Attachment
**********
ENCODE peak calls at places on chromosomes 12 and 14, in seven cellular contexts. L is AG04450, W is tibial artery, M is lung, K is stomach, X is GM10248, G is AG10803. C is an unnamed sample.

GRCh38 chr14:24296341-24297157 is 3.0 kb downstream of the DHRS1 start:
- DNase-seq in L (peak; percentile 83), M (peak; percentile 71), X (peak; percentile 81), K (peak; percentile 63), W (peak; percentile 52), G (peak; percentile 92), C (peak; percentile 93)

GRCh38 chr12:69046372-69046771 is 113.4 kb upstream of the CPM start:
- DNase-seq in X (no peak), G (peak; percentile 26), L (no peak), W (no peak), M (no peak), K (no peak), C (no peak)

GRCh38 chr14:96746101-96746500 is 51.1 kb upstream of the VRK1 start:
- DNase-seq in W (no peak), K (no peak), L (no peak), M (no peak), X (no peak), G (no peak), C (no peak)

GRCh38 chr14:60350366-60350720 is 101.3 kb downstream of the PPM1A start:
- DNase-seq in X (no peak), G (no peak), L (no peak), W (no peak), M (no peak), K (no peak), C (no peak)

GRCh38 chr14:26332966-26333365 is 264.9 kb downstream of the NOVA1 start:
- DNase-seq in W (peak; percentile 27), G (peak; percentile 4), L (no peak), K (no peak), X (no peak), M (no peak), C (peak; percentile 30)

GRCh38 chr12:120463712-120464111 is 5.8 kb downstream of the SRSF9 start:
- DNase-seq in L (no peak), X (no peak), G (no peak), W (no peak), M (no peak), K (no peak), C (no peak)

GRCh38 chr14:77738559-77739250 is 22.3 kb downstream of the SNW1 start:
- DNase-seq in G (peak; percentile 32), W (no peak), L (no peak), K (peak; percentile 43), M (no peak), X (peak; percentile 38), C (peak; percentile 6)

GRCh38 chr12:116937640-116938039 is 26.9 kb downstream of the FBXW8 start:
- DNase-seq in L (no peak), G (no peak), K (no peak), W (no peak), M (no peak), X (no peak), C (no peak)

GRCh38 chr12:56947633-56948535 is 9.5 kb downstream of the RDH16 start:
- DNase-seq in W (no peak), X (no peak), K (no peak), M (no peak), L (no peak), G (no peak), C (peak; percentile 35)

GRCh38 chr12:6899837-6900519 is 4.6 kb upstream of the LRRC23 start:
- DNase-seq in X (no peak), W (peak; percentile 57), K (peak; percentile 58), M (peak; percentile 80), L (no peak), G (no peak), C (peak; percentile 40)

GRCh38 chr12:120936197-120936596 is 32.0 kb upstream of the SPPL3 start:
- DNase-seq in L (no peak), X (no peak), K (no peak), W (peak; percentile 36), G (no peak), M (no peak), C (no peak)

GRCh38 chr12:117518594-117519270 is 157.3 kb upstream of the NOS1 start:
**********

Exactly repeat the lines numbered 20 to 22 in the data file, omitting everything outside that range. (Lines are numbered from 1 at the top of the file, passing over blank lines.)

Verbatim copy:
GRCh38 chr12:6899837-6900519 is 4.6 kb upstream of the LRRC23 start:
- DNase-seq in X (no peak), W (peak; percentile 57), K (peak; percentile 58), M (peak; percentile 80), L (no peak), G (no peak), C (peak; percentile 40)

GRCh38 chr12:120936197-120936596 is 32.0 kb upstream of the SPPL3 start: